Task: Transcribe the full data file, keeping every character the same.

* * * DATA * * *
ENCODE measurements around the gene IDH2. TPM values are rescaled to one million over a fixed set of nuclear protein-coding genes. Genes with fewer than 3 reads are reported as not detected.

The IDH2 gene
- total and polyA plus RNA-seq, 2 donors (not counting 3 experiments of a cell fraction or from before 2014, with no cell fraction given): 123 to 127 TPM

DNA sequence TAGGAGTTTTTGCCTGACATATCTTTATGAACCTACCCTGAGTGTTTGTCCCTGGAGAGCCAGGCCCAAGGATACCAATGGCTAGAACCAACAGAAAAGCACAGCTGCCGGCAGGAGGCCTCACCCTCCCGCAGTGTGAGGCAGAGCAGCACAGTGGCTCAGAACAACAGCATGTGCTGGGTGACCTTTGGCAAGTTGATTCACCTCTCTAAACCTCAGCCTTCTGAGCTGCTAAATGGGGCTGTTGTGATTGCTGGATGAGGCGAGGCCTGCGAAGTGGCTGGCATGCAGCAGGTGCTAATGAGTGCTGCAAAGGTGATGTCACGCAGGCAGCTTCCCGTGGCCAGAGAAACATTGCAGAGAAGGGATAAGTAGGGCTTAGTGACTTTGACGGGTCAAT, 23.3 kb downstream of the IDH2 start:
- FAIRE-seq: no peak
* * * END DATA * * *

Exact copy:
ENCODE measurements around the gene IDH2. TPM values are rescaled to one million over a fixed set of nuclear protein-coding genes. Genes with fewer than 3 reads are reported as not detected.

The IDH2 gene
- total and polyA plus RNA-seq, 2 donors (not counting 3 experiments of a cell fraction or from before 2014, with no cell fraction given): 123 to 127 TPM

DNA sequence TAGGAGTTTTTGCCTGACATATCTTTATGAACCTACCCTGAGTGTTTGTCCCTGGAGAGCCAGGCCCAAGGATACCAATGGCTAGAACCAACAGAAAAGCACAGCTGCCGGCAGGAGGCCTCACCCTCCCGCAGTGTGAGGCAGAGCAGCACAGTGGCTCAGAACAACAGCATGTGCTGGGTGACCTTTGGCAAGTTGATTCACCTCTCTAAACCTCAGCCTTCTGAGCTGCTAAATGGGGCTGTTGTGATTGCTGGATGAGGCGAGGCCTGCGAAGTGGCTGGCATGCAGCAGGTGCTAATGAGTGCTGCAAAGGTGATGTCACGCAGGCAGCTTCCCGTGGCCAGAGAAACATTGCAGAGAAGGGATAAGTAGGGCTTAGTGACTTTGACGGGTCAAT, 23.3 kb downstream of the IDH2 start:
- FAIRE-seq: no peak